I am not even sure if this is the right place to ask this but here goes: I am thinking of running my own small website from a home server. I have been using Ubuntu 12.04 with xampp as my server machine but from what I hear Xampp isn't secure enough to be used in production. Is this correct? if not what should I be aiming for? if so how do I secure it as much as possible anything I need to check? I need PHP and MySQL on the server. Thanks in advance,

  • 1
    Probably a better question for serverfault...
    – rook
    Jul 18, 2012 at 6:11
  • 1
    The usual questions we ask are: How secure do you need it to be? What information will be on the server? The controls you put in place need to be appropriate.
    – Rory Alsop
    Jul 18, 2012 at 14:42
  • I'm not talking credit card numbers or anything, but user passwords, phone numbers, email addresses, locations/ip addresses, typical social network type information. Jul 19, 2012 at 23:21

2 Answers 2


You are using an Ubuntu machine and there for it comes with it's own LAMP stack. Just type in sudo tasksel and then select lamp and hit enter. Done!

(Also yes, Apache Fiends XAMPP is insecure, usually outdated, and doesn't update as nicely as apt)

  • You are spreading FUD IMO. Being a systems administrator myself for a big company I would be embarrased to say something like you did. I understand this is Windows but what you said is embarrassing none-the-less. XAMPP is designed for developers so of course it is considered insecure in production, it's not designed for production... Way to label it right? Also, all Linux distros are out-of-sync with Upstream too including the uhm, the latest Ubuntu 12.04... miss the memo on the wish-list bug for Apache to get updated and it being ignored... Also, outdated != Insecure 100% of the time. Jul 18, 2012 at 20:48
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    @Jordon Bedwell I have written an exploit for Apache Firends XAMPP and it took them MONTHS to fix the issue. Their "php examples" contained flagrant sqli and xss for YEARS. This is not FUD, running XAMPP is a serious liability. Keep your system up to date, exploit code is published daily.
    – rook
    Jul 18, 2012 at 21:54
  • The default lamp stack being considerably more secure than xampp? Jul 19, 2012 at 23:32
  • @Suavelizard yes, in ____ MANY WAYS ____. AppArmor and Regular Updates to name a few
    – rook
    Jul 20, 2012 at 2:21

Your concern is the security of your XAMPP or LAMP server. Probably the best option for you is to rent a VPS instead of hosting it yourself.

Why use a VPS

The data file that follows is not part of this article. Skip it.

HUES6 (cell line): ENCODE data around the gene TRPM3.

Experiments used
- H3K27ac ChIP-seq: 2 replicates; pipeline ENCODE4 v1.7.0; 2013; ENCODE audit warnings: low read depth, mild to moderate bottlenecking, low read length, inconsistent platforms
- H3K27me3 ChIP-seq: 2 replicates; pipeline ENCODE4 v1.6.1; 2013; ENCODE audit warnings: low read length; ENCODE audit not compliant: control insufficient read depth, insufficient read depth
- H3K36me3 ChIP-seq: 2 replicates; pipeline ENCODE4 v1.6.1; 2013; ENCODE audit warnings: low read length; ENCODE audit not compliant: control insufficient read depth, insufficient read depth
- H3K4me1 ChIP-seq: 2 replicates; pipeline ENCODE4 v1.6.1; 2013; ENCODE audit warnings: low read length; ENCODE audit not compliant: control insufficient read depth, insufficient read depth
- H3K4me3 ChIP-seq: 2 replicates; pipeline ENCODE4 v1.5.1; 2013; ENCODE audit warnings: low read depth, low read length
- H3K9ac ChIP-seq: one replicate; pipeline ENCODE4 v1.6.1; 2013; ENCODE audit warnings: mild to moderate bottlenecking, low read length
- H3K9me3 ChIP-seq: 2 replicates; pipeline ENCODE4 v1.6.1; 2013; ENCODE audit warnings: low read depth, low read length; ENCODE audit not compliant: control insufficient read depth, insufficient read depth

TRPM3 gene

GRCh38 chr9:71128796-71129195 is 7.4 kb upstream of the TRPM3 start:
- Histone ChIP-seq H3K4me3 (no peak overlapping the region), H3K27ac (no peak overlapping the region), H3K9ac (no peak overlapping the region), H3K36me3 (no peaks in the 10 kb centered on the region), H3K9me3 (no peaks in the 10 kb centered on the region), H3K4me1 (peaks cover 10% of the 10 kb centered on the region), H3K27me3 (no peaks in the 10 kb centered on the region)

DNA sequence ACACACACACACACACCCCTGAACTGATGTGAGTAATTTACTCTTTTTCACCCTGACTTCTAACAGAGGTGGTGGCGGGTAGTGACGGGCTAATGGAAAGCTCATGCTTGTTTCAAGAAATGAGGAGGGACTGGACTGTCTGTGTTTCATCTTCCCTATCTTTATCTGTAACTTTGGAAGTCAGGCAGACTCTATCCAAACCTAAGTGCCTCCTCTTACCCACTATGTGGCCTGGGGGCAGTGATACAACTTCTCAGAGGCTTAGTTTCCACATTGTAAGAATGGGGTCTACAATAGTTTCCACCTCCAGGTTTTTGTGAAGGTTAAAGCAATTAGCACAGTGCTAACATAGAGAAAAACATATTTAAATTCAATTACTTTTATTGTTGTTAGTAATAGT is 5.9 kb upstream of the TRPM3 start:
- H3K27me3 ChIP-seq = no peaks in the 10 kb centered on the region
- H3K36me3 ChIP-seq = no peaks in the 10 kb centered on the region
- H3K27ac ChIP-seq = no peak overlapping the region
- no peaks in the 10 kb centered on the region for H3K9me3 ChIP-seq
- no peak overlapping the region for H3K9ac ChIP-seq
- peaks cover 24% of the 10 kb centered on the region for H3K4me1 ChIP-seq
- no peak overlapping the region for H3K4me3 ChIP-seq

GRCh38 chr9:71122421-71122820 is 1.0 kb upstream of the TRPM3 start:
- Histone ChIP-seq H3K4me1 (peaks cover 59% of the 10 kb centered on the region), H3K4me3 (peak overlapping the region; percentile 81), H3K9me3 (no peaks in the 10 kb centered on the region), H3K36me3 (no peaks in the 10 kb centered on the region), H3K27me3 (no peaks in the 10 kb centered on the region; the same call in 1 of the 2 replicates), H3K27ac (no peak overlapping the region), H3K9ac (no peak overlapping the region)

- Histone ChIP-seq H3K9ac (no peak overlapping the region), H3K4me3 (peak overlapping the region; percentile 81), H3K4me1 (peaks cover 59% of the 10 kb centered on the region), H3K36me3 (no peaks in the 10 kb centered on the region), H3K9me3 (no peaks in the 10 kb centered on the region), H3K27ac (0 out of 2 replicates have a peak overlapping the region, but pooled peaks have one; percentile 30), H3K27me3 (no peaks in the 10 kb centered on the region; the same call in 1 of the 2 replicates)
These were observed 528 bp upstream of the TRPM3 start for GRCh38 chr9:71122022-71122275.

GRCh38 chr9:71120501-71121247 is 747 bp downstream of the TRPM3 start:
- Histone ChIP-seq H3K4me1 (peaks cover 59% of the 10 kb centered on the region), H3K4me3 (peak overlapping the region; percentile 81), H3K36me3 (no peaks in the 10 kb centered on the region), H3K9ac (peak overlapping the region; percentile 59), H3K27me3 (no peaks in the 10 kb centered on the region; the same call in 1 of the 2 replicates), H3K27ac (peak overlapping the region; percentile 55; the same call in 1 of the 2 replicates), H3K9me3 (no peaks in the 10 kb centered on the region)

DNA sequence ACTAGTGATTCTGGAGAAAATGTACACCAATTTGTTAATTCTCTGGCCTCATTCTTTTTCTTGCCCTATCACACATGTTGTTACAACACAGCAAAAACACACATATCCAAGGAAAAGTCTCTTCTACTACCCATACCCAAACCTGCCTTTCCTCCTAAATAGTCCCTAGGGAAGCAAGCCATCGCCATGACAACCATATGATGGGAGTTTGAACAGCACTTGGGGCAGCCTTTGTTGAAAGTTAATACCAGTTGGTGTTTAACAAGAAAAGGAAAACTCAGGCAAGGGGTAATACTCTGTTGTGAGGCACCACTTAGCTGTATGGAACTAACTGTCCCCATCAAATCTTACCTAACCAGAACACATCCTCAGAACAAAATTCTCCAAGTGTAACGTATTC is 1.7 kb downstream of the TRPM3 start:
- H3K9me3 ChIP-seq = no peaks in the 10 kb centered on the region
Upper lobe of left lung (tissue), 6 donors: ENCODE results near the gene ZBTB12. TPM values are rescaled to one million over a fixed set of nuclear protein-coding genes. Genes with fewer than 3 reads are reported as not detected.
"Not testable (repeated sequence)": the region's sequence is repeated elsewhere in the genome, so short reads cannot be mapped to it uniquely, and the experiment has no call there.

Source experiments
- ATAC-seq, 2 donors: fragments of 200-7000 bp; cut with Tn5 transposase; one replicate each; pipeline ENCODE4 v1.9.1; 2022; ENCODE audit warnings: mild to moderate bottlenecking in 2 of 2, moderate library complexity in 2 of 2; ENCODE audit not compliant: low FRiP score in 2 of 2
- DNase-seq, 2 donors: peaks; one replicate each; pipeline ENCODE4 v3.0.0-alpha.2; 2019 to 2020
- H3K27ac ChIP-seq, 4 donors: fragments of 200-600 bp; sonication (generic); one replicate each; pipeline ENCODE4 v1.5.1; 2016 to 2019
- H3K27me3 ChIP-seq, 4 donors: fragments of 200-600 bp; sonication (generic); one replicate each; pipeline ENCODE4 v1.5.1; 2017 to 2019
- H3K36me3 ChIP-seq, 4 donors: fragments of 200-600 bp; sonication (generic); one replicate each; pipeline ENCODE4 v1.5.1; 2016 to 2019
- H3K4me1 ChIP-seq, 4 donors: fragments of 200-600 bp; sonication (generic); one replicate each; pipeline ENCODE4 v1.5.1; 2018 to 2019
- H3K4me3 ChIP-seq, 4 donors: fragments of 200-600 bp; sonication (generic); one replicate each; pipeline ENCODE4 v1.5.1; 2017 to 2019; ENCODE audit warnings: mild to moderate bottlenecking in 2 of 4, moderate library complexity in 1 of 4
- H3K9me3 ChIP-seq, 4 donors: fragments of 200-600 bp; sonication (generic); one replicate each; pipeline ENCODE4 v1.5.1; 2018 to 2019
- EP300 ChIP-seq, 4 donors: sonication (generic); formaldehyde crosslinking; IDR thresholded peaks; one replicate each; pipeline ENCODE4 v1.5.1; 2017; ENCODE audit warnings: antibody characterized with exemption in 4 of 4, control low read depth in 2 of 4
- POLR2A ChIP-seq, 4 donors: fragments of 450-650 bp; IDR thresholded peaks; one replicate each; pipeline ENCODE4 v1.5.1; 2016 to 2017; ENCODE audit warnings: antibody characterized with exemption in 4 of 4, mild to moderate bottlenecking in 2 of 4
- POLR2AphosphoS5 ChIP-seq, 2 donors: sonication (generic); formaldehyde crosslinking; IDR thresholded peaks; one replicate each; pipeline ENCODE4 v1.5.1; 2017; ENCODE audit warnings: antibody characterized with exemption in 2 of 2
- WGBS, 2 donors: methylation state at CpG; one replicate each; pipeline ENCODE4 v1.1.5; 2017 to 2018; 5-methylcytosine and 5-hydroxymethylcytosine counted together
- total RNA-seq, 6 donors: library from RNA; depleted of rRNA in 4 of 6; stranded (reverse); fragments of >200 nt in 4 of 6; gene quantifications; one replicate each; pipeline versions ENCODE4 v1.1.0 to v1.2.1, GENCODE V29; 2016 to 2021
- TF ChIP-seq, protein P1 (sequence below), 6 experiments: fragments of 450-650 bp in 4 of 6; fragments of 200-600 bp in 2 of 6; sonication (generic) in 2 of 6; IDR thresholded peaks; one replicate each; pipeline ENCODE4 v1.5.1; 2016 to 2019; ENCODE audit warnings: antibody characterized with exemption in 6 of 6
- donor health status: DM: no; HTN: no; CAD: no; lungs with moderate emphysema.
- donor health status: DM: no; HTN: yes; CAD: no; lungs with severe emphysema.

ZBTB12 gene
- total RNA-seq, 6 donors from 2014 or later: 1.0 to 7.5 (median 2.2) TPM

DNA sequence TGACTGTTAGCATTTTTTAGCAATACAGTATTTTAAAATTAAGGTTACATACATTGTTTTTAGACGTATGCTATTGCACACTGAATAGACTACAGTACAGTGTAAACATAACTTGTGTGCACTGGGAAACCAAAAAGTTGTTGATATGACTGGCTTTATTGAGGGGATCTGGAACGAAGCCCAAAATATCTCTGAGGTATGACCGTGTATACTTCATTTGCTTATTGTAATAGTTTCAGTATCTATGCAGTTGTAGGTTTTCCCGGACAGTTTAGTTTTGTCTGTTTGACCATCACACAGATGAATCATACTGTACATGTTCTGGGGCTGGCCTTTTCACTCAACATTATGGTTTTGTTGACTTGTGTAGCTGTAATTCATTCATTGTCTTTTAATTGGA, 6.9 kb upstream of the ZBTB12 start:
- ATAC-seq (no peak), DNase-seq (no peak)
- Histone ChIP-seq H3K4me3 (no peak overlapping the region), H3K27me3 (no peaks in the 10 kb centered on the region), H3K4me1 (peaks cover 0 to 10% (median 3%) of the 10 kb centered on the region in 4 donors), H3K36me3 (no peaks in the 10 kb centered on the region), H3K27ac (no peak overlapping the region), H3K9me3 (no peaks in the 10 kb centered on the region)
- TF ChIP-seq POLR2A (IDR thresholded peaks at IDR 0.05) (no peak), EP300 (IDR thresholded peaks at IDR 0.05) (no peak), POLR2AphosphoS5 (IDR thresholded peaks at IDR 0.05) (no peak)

24/7 onsite staff

Technical support

The VPS has already set in security measures

Cheaper than hosting it at home

A nice internet connection

Will not effect your home network

Why not to use a VPS

You need more space and ram than is affordable in a VPS

You need a faster connection

Fill in the rest...

  • 1
    On point 1.) On-Site is subjective. Who says they are on-site for you? 2.) Technical support can hurt at some companies. 3.) This is lie, a VPS has no more security then a personal install of Linux by default, actually some VPS maybe less. Hypervisor protection does not benefit you, and most do not employ an IDS, it's cheaper to just null route. 4.) Subjective, I have 100Mbps at home, that's good for most sites. 5.) Need more info. On part 2... 1.) Ram is cheap especially on VPS. Jul 18, 2012 at 20:41
  • @Jordon Bedwell Im not sure if you have any experience at all in the above topics but I can explain further if you would like to know. For instance, talking about onsite staff. Are you willing to take care of your server if your power goes out, if there is a fire, if there is an attack, hardware failures, someone watching "the front door"? Would you rather be sleeping, watching a movie, at the beach, or constantly watching your server yourself?
    – ponsfonze
    Jul 19, 2012 at 19:52
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    I know a lot about the subject. That said, everything you listed is typical for most data centres and it's not a reason to go to one. Actually a few of those on-site staff don't even monitor/handle, that's the NOC. At home if you miss something like that, asleep or awake you have bigger issues to deal with, like your possibly dying from lack of noticing a fire and possibly having no smoke detectors. On-site staff are not going to recover your data most of the time unless you pay extra so there is more money out the door. That's why they advocate you backing up your own data. Jul 19, 2012 at 20:29

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